Mercator Perspectives

Using DNA and a Coin to Improve Bank Account Penetration in Developing Countries

While many citizens in developed countries have access to bank accounts and other financial services, populations in many fast-growing developing economies have yet to migrate in large numbers to traditional banks.

For example in Indonesia, the world’s fourth largest country in terms of population, only 20 percent of the population above the age of 15 has an account at a formal financial institution, according to the World Bank. In South Africa, one of the most attractive payment markets following the BRIC countries, only 54 percent of its population above the age of 15 has accounts at banks and other financial institutions. Even Brazil, which has rapidly become one of the biggest payment markets in the world, only 56 percent of its population above the age of 15 maintains a bank account at a formal financial institution.

Although populations in developing countries have turned to other payment vehicles, mostly mobile payments, improving bank account penetration has long reaching benefits for the international payments industry in generating new revenue streams. In a piece on the BBC’s The Forum (a weekly segment that bring experts from the fields of philosophy, science, psychology or the arts to propose measures that would change the world for good), Oxford University anthropologist Catherine Dolan put forward an intriguing idea that would promote bank account penetration in developing countries starting from birth.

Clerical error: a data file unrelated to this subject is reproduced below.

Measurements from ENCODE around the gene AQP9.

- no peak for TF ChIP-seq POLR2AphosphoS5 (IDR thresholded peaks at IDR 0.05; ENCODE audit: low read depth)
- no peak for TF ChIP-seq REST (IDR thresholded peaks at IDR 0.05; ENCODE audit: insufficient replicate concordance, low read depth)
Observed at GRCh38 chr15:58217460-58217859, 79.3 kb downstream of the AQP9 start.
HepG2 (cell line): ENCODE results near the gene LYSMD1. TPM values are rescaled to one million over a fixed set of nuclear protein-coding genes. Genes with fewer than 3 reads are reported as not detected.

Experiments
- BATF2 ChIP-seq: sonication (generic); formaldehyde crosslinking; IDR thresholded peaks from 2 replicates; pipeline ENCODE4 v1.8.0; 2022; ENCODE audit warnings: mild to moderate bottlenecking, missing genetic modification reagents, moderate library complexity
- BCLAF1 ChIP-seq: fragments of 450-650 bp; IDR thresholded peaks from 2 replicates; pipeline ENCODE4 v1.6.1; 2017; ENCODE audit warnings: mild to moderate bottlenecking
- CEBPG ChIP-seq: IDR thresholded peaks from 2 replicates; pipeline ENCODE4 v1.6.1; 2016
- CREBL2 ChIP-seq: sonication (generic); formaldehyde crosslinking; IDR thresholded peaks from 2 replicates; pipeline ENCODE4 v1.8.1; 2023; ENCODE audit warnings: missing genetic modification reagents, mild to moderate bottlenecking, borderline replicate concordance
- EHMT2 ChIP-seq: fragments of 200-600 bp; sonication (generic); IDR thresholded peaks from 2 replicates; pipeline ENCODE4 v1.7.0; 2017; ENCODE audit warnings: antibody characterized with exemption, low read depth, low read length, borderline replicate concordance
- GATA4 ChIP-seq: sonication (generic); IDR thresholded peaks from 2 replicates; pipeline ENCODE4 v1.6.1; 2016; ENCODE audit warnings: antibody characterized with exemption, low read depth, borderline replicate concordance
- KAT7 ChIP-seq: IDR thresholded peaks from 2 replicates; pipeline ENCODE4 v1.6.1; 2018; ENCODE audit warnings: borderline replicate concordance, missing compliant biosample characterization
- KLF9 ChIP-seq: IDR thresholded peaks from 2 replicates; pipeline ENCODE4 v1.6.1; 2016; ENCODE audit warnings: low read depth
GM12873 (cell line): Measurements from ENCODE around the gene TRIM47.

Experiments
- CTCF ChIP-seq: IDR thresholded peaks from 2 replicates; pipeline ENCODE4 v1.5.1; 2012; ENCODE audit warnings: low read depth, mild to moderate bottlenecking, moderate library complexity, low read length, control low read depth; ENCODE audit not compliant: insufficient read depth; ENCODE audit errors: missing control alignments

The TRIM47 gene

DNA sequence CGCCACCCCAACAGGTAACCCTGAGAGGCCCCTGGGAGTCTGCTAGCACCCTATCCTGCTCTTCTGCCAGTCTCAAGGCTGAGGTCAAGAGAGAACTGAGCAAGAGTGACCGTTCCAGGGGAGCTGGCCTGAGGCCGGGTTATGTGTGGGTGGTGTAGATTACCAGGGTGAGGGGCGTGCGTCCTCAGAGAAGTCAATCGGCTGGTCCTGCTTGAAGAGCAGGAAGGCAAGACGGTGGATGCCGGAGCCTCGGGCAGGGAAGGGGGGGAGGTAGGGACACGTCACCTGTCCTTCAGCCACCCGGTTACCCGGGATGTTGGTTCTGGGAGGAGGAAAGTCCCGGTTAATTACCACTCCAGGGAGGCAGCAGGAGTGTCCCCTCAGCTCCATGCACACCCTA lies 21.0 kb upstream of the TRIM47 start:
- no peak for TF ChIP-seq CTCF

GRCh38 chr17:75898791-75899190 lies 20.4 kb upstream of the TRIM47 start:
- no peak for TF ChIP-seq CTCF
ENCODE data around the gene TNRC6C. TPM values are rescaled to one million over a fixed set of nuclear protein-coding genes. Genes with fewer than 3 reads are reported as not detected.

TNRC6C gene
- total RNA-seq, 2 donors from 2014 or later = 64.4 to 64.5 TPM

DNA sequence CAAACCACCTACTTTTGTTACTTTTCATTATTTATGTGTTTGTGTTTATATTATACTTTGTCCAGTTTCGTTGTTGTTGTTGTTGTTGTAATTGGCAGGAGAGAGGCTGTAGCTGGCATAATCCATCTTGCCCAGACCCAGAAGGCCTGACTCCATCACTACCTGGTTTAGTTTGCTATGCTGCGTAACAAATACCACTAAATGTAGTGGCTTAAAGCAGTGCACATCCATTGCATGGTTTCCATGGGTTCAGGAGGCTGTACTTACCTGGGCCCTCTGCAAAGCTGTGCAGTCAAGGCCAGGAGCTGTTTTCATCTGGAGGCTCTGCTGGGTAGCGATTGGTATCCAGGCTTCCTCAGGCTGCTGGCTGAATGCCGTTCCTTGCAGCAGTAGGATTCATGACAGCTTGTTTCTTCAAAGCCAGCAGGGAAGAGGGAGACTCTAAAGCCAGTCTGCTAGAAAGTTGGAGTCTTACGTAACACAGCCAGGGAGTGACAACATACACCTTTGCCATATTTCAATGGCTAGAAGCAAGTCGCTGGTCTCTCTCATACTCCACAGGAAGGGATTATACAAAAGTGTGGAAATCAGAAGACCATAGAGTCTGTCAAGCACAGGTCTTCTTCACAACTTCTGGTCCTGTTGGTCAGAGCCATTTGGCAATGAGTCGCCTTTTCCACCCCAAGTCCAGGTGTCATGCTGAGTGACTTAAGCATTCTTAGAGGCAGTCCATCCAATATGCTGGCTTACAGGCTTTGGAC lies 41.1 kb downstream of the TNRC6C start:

Dolan puts forward a concept that would see that every child given a payback savings coin worth one dollar, which includes a barcode and a sample of the child’s DNA in order to ensure maximum ownership protection of the coin. As the child grows, he or she is given the ability to spend the coin or save the coin as well as the interest that has accrued over the years. However, if the child chooses to save, Dolan says, “If the child saves it until he or she is 18 they would be able to automatically exchange it for a working bank account, identified by the barcode. The bank account would hold all the interest that accrued on the child’s dollar since birth and the child would be the only one authorized to withdraw the money.”

According to Dolan, the primary benefits of this scheme would be to teach children the benefits of saving, improving access to formal bank accounts and in turn, increasing the likelihood that the children would maintain bank accounts as they grow older and would provide the payments industry with a whole new generation of potential long-term banking customers. Additionally, it would provide women, who are often prevented from access to financial products, an important source of independent income.

While Dolan’s concept is just that, it would face some difficult hurdles such as funding (according to Dolan, it could be funded by fines levied on banks for illegal operations), and privacy concerns regarding the DNA. It does raise awareness and provides an interesting solution to the serious problem of poor bank account penetration in developing countries. Although consumers in developing economies have been quick to adopt other payment technologies like mobile, improving bank account access and penetration would lead to a more mature payment market and more revenue opportunities in general in the future.

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